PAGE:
Saturday, August 28, 2010

"Terminator 2: Judgment Day" (1991)

Starring Arnold Schwarzenegger, Linda Hamilton and Edward Furlong
Written by William Wisher Jr. and James Cameron
Directed by James Cameron

Unlike "Aliens," James Cameron's "Terminator 2: Judgment Day" is not wildly different from its predecessor.  In fact, it follows essentially the same plot structure, even down to setting its climax in an industrial setting like the first one.  The differences are in the details, however.  At the time, "Terminator 2" (abbreviated to "T2" in promotional materials) was the biggest and most expensive movie of all time.  This is easy to see, as the wild and intense action sequences here are pretty huge.  Whole buildings are demolished, chase sequences are lengthy and destructive, and lots of incredible digital and makeup effects are littered throughout.

T2 picks up about a decade after the original.  Sarah Connor (Linda Hamilton) has been arrested and forced into an insane asylum for her beliefs that robots from the future tried to kill her.  Her son, John (Edward Furlong) is being raised by two foster parents he describes as "dicks."  John is a troubled boy, the product of having such a bizarre and destructive childhood.  He believes his mother to be a complete looney, and resents her even while crediting her with his many impressive survival and computer skills.


We learn that once again, evil sentient computer system from the future (called Skynet) has sent a machine to eliminate John when he's just a boy, and therefore practically unable to defend himself.  this machine is much more advanced than before - a creature made of "liquid metal", the T-1000 (an exceptionally creepy Robert Patrick) is a shapeshifter, able to take on the form of anyone that it touches, making him far more lethal and insidious than the original model.  But the human resistance is once again able to send someone to protect John - this time, an original Terminator (Arnold Schwarzenegger) reprogrammed to follow John's commands.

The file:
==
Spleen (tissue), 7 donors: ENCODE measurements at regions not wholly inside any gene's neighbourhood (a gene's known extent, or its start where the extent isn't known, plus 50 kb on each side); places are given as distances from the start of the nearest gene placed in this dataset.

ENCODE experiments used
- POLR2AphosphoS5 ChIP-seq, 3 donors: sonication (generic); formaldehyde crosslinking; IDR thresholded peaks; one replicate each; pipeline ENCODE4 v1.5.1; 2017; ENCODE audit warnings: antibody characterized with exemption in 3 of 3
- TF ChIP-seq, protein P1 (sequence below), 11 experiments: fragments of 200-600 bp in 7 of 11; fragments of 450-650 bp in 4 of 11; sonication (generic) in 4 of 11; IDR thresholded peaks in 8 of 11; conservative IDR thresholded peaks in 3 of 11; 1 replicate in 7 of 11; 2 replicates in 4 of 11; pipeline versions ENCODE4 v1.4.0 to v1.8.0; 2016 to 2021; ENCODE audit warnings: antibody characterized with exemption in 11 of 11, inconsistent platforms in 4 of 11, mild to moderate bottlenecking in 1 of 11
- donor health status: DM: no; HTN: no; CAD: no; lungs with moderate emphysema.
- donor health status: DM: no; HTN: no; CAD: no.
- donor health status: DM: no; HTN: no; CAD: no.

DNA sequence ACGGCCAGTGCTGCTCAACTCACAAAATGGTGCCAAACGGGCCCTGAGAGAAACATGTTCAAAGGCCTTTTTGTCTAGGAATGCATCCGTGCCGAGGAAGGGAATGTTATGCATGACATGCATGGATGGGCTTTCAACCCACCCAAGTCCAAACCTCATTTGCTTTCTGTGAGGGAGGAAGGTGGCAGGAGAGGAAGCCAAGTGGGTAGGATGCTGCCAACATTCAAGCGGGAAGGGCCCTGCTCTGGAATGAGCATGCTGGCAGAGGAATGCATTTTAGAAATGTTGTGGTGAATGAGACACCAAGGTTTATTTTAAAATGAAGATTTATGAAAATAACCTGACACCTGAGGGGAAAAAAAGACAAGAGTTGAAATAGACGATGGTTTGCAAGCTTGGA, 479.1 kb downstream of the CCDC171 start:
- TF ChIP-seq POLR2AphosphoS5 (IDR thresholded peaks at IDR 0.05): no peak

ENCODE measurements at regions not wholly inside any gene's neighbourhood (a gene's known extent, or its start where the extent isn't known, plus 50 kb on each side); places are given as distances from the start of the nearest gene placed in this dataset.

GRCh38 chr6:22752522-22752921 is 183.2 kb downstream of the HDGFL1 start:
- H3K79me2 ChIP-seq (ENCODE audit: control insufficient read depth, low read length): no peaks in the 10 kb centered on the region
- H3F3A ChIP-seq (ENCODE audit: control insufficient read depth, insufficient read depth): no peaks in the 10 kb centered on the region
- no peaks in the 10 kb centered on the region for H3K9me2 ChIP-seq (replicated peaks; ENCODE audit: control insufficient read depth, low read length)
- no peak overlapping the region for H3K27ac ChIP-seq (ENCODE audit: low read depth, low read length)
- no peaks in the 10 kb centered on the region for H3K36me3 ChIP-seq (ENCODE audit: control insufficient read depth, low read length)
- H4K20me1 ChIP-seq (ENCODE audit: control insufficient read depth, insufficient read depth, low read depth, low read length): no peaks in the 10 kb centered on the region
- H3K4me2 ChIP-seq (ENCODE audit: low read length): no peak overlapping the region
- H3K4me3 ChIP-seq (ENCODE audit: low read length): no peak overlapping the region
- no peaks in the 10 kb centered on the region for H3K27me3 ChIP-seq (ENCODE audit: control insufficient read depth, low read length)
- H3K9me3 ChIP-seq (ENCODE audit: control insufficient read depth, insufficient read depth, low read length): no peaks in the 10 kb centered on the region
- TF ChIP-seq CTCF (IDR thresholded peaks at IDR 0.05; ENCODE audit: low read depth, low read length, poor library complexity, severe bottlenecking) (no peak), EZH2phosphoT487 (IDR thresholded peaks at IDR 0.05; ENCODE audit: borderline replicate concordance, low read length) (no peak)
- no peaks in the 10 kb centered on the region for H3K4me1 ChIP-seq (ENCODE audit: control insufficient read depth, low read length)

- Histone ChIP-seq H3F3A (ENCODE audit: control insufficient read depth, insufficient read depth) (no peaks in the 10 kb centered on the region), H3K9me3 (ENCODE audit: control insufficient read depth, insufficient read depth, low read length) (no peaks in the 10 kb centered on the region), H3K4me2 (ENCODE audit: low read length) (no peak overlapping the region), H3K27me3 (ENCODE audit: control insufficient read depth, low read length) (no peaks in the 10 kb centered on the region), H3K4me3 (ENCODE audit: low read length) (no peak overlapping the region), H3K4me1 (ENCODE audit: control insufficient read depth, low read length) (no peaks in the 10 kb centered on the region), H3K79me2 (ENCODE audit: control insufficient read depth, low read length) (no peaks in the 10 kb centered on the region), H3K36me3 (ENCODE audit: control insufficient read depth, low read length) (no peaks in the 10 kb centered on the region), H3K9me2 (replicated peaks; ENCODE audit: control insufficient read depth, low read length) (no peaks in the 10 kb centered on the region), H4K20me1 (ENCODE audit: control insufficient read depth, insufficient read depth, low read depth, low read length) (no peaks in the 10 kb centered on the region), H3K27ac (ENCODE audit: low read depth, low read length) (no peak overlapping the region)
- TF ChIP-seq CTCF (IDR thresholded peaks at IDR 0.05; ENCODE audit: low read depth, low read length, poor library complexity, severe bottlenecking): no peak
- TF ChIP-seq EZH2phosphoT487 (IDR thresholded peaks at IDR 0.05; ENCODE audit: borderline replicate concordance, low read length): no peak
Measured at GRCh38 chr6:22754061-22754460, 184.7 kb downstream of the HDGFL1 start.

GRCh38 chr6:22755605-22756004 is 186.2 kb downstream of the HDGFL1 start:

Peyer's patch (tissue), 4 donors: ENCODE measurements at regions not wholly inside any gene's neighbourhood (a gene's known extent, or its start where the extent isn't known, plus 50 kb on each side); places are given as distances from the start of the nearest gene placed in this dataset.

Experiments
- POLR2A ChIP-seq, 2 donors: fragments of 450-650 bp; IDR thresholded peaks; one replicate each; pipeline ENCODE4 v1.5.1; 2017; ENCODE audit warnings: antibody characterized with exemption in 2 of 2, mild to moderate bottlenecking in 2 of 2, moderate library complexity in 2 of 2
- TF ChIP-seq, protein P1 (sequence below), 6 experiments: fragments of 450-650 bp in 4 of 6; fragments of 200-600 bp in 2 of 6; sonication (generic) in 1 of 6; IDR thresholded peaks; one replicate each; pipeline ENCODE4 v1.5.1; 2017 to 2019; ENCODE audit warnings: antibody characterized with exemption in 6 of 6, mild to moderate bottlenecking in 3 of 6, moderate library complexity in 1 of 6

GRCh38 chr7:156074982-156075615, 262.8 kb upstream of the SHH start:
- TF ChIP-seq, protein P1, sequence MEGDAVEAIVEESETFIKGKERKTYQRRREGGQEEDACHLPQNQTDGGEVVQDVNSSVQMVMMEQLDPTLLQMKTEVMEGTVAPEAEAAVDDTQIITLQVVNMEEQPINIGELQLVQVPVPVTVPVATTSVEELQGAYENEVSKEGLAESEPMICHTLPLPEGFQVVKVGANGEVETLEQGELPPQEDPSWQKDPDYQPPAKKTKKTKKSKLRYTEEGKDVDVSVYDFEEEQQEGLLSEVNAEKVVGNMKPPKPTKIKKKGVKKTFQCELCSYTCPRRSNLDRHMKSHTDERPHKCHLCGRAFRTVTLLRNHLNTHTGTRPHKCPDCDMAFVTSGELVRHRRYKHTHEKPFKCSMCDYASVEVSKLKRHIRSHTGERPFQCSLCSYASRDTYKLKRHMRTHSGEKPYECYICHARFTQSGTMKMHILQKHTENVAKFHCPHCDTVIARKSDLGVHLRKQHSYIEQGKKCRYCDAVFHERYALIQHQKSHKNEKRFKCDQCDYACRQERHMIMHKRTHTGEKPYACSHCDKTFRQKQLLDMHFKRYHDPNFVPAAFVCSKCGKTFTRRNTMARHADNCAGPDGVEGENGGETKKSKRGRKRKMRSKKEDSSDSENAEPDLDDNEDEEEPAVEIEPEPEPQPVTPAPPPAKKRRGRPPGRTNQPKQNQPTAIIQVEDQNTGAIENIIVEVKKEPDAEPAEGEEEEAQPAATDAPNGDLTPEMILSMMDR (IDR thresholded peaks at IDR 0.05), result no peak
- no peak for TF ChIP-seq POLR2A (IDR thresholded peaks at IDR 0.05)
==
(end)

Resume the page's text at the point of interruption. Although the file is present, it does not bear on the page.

After the Terminator saves John, John realizes everything his mother told him was true, and vows to rescue her.  Against the Terminator's recommendations, it and John go to the mental institution where she's being held, and rescue her from the T-1000.  With their new family complete, John and Sarah are told to go into hiding.  But Sarah has a different plan: to kill Miles Dyson (Joe Morton), the creator of Skynet, and therefore change the future.  As they attempt to avert disaster by preventing the coming apocalyptic war with the machines, they must outwit and escape the T-1000 at every turn, which proves more and more difficult as they realize that it can't be killed.

"Terminator 2: Judgment Day" is a huge movie.  It's long, and expensive, and it's tons and tons of fun.  The opening battle sequence set in the future is still impressive twenty years later, with lots of awesome miniature and robotic effects from the late, great Stan Winston.  The first chase sequence through Los Angeles is also a blast.  Each action sequence gets bigger and more impressive until the knock-down, drag-out final battle between the Terminator and the T-1000 in a smelting factory.  In between, we learn more about the characters and their depressing future, and philosophize about the nature of humanity and whether or not we deserve to be saved.